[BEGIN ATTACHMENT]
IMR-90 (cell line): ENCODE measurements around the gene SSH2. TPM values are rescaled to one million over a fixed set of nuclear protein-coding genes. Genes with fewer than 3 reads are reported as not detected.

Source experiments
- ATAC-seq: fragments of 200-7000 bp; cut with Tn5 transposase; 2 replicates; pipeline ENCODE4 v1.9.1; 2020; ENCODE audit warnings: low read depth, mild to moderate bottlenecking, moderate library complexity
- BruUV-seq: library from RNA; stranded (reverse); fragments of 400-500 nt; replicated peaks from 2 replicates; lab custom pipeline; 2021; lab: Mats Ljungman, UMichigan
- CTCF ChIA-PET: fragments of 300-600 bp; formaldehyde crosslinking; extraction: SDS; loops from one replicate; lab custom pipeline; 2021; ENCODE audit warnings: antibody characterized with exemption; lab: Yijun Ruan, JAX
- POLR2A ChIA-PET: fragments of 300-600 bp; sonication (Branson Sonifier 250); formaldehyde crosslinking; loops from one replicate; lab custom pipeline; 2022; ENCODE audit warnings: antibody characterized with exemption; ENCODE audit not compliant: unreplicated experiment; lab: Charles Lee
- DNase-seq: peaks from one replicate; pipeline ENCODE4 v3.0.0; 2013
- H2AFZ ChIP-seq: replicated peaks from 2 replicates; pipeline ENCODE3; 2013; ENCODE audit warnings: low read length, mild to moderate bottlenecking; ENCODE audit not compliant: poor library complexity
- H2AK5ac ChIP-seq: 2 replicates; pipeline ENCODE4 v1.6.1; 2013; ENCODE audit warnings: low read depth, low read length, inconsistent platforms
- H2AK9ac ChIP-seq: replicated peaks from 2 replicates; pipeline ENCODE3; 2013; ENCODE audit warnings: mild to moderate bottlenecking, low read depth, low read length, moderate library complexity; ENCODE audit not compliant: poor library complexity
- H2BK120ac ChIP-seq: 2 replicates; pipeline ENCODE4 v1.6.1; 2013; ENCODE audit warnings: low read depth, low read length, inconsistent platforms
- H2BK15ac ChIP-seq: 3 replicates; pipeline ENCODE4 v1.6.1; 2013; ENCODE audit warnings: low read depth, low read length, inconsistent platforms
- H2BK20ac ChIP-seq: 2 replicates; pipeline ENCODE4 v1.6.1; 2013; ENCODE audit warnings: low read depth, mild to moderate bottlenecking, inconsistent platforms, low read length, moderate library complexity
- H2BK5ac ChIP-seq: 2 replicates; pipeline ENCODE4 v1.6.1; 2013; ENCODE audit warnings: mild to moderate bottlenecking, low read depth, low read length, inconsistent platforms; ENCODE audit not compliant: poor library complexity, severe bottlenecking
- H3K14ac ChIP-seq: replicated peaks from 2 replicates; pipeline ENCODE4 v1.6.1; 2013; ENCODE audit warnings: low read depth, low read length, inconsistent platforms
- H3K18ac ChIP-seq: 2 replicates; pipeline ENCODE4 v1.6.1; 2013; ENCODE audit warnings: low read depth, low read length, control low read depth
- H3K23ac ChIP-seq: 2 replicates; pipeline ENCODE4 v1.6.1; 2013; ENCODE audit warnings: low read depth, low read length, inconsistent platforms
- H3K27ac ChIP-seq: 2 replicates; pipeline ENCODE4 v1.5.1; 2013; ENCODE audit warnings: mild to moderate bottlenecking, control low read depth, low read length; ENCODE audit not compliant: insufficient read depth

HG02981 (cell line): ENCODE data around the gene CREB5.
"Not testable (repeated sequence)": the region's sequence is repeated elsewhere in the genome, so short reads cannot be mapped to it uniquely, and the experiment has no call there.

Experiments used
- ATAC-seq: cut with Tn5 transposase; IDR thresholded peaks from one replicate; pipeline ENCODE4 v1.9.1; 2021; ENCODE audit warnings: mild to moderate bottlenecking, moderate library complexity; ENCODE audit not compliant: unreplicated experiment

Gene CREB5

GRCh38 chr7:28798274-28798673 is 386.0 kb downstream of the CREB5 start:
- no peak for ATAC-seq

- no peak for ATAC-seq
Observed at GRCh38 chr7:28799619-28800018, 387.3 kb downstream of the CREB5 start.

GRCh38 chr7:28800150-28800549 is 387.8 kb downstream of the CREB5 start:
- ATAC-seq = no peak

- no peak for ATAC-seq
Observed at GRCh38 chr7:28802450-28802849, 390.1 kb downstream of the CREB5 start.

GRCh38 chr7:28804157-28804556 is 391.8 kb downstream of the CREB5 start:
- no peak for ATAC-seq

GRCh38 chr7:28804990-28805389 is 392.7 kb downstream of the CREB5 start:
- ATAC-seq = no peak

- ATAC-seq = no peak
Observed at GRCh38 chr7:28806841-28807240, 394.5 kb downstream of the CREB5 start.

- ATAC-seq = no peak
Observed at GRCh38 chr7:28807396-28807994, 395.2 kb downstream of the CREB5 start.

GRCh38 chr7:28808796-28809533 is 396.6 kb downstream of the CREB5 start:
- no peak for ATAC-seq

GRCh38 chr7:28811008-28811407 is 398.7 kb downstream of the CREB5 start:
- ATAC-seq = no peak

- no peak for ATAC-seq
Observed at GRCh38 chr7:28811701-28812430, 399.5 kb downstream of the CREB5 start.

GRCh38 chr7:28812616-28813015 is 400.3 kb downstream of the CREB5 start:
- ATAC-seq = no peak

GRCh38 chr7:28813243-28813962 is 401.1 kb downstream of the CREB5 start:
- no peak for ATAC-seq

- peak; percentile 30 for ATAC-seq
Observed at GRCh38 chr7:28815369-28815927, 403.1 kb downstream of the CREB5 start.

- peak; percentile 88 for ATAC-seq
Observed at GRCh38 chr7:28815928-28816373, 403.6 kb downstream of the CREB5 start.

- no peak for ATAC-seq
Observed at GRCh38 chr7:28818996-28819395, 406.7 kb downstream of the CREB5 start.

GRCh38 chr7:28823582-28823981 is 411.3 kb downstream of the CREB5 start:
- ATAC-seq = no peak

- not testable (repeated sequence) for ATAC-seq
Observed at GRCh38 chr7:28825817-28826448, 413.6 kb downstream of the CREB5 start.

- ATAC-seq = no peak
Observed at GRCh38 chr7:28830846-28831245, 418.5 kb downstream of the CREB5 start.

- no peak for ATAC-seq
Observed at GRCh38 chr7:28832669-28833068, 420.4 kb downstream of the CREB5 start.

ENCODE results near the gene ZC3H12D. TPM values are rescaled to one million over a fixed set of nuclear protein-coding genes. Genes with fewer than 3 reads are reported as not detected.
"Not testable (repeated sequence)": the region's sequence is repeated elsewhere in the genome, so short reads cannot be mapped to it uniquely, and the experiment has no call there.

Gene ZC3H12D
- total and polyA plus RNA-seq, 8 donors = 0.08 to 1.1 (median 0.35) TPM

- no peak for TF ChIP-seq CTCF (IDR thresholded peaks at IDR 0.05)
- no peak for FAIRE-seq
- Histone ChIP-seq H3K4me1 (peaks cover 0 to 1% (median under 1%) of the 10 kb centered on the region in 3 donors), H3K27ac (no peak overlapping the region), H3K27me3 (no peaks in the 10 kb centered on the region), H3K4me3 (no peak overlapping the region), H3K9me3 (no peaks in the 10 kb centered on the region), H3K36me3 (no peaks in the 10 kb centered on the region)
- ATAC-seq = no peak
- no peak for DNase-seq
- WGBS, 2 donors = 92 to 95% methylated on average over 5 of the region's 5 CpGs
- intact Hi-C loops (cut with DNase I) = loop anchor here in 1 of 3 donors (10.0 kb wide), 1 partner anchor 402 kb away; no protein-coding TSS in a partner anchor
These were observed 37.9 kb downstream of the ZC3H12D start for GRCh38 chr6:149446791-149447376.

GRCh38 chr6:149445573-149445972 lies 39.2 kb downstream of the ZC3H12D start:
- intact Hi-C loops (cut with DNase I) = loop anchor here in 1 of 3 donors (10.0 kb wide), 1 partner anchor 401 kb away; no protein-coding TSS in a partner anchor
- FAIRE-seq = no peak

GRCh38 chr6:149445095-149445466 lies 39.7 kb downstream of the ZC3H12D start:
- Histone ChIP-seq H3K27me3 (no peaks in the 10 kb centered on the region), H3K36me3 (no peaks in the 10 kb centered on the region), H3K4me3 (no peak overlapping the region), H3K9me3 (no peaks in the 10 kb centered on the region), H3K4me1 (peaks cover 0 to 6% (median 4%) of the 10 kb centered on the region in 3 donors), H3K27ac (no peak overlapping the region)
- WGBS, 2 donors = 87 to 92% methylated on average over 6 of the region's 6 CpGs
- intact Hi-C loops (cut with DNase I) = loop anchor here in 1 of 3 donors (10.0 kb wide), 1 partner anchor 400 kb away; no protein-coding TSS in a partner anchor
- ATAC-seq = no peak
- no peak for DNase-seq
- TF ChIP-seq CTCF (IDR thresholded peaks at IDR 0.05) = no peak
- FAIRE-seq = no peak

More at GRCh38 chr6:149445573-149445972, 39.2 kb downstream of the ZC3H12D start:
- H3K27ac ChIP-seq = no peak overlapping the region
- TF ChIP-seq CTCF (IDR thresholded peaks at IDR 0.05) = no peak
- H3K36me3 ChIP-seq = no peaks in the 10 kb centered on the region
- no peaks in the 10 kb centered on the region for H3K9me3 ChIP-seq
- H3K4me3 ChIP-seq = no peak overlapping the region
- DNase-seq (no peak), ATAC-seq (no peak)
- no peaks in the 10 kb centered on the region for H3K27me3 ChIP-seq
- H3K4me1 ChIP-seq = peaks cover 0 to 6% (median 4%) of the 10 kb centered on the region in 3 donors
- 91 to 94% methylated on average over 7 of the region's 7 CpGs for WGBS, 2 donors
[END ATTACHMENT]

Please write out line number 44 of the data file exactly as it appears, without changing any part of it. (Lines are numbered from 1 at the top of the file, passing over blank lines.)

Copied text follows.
- no peak for ATAC-seq